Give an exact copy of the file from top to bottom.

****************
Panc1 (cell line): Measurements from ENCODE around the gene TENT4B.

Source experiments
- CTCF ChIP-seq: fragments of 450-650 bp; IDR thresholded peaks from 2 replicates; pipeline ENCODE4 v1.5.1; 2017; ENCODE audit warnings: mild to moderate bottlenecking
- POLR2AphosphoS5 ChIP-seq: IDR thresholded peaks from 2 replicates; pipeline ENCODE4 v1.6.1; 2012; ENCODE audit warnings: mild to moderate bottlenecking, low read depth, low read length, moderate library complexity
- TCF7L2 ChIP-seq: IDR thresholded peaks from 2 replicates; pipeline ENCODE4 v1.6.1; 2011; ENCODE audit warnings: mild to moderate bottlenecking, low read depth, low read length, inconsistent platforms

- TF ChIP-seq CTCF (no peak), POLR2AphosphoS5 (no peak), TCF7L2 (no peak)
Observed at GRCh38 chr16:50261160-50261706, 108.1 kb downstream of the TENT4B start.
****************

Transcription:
Panc1 (cell line): Measurements from ENCODE around the gene TENT4B.

Source experiments
- CTCF ChIP-seq: fragments of 450-650 bp; IDR thresholded peaks from 2 replicates; pipeline ENCODE4 v1.5.1; 2017; ENCODE audit warnings: mild to moderate bottlenecking
- POLR2AphosphoS5 ChIP-seq: IDR thresholded peaks from 2 replicates; pipeline ENCODE4 v1.6.1; 2012; ENCODE audit warnings: mild to moderate bottlenecking, low read depth, low read length, moderate library complexity
- TCF7L2 ChIP-seq: IDR thresholded peaks from 2 replicates; pipeline ENCODE4 v1.6.1; 2011; ENCODE audit warnings: mild to moderate bottlenecking, low read depth, low read length, inconsistent platforms

- TF ChIP-seq CTCF (no peak), POLR2AphosphoS5 (no peak), TCF7L2 (no peak)
Observed at GRCh38 chr16:50261160-50261706, 108.1 kb downstream of the TENT4B start.